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Marine Corps Air Station Miramar

Women’s History Month aboard Marine Corps Air Station Miramar

By Lance Cpl. Christopher Johns | Marine Corps Air Station Miramar | March 26, 2014

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Female Marines check their rifles after a patrol with Afghan soldiers in Helmand Province, Afghanistan, while on deployment in June 2012. Women today are allowed to deploy to third-world countries and hostile environments thanks to continued changes in how women in the military are treated.

Female Marines check their rifles after a patrol with Afghan soldiers in Helmand Province, Afghanistan, while on deployment in June 2012. Women today are allowed to deploy to third-world countries and hostile environments thanks to continued changes in how women in the military are treated. (Photo by Courtesy Asset)


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Female Marines perform their duties as air traffic controllers during the Korean War. During the war, women were encouraged to take on more roles in different military occupations than before to free up men for combat.

Female Marines perform their duties as air traffic controllers during the Korean War. During the war, women were encouraged to take on more roles in different military occupations than before to free up men for combat. (Photo by Courtesy Asset)


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MARINE CORPS AIR STATION MIRAMAR, Calif. --

When women were first called to arms, their duties weren’t what they are today, but as March and Women’s History Month begin, we are reminded of the doors and opportunities their struggle opened for future generations in the Marine Corps.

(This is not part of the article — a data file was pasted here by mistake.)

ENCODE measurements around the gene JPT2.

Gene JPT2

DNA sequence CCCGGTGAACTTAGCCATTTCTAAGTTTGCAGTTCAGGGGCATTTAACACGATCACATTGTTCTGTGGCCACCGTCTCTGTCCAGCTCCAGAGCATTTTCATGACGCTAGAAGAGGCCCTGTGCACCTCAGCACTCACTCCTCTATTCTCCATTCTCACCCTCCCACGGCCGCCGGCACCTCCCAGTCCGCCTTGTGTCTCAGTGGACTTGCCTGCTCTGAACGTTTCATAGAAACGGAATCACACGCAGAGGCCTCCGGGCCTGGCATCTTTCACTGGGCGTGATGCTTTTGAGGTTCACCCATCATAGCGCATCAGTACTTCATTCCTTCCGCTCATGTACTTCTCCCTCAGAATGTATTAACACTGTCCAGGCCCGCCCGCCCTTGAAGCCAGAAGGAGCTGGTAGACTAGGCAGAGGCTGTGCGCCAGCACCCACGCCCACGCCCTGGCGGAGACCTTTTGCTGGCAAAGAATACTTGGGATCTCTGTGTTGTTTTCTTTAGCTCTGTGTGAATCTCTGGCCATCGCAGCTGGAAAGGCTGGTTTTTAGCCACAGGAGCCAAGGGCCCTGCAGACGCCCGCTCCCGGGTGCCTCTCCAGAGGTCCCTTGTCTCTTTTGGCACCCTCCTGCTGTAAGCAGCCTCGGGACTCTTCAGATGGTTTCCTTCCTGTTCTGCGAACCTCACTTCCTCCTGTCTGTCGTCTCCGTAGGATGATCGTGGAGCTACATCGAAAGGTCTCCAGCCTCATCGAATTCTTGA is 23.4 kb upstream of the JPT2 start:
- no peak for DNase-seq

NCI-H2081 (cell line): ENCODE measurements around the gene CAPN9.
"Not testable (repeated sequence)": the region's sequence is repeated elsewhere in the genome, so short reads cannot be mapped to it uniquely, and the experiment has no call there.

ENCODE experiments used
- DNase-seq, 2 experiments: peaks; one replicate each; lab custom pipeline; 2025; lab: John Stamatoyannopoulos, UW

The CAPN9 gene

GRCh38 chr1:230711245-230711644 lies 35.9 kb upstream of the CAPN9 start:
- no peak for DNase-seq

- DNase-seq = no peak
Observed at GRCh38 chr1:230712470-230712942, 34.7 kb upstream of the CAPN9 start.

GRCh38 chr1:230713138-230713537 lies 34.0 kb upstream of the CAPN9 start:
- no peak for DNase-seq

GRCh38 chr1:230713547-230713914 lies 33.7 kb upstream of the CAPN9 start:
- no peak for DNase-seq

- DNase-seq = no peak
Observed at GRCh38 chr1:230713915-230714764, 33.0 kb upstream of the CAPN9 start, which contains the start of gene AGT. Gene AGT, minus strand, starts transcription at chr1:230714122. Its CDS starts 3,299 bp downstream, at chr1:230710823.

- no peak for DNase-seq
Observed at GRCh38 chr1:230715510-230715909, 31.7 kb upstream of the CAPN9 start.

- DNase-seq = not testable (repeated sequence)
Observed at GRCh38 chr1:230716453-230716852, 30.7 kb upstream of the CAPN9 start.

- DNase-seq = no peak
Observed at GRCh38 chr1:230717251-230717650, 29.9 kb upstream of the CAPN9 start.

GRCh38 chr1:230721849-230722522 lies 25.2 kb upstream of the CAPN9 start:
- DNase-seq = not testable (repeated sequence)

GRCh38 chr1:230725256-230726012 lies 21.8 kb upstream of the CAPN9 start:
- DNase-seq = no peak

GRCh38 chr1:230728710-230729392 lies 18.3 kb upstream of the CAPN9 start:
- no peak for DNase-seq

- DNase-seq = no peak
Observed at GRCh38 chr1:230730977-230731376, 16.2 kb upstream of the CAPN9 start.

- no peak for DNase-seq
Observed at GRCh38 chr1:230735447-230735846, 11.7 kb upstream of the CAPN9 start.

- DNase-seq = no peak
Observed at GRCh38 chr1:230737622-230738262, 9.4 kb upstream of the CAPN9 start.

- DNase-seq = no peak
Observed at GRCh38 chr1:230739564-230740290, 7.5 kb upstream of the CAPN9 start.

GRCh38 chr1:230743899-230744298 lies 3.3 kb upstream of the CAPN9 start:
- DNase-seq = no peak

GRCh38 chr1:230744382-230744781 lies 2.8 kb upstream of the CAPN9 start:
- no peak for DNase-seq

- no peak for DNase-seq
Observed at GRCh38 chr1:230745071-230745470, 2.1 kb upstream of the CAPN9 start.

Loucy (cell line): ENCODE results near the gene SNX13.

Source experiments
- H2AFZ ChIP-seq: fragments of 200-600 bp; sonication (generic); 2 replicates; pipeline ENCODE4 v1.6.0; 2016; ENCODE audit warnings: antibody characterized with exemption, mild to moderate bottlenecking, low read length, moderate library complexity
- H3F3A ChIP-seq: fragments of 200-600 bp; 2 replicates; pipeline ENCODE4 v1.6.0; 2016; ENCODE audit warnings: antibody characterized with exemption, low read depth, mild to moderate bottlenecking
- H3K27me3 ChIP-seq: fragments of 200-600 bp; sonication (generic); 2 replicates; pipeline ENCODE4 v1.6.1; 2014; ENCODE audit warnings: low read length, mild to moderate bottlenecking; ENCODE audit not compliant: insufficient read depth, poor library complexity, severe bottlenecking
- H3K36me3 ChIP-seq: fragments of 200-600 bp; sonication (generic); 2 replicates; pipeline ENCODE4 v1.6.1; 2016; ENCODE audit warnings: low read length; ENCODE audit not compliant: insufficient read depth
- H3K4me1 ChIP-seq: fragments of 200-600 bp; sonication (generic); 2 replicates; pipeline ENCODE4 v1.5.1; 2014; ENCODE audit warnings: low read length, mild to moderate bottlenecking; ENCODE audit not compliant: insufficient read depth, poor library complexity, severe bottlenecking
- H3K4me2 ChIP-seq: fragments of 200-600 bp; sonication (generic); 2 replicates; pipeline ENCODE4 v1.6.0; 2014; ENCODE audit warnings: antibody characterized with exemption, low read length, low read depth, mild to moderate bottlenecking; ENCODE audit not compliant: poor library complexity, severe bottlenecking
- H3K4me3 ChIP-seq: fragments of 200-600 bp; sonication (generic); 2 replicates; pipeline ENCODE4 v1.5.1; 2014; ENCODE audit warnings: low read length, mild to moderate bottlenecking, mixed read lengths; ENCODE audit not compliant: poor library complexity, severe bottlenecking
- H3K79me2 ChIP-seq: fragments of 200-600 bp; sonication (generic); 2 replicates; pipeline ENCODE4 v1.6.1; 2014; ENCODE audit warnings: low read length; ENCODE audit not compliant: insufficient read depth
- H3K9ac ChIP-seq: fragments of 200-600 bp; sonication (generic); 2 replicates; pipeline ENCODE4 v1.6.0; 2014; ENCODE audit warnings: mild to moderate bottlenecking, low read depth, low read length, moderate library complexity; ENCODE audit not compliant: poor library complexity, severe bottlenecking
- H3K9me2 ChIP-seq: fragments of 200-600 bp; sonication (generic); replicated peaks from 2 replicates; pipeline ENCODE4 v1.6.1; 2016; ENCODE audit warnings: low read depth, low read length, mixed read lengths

Congress expanded what was originally only a week-long recognition of women into the entire month of March in 1987. Since that time, the purpose of the month is to increase consciousness and knowledge of women’s history, as well as to remember notable and ordinary women’s contributions to society. 
 
The Marine Corps strives to educate its Marines about the women who contributed to the Corps and society through their sacrifices and duties.

“The military does its part recognizing women during Women’s History Month by holding formations for us and hosting morning colors ceremonies,” said Sgt. Courtney Hotovec, training noncommissioned officer with Headquarters and Headquarters Squadron, an Owatonna, Minn. native. “I feel there aren’t as many obstacles for us as women in the Marine Corps as there were years ago.”

A majority of the United States Armed Forces opened its ranks for women to officially enlist as nurses and support staff from 1917 to 1918.

Opha Mae Johnson enlisted in the United States Marine Corps Aug. 13, 1918. She was the first female Marine and opened the door for more female Marines to join the Corps’ male-dominated ranks.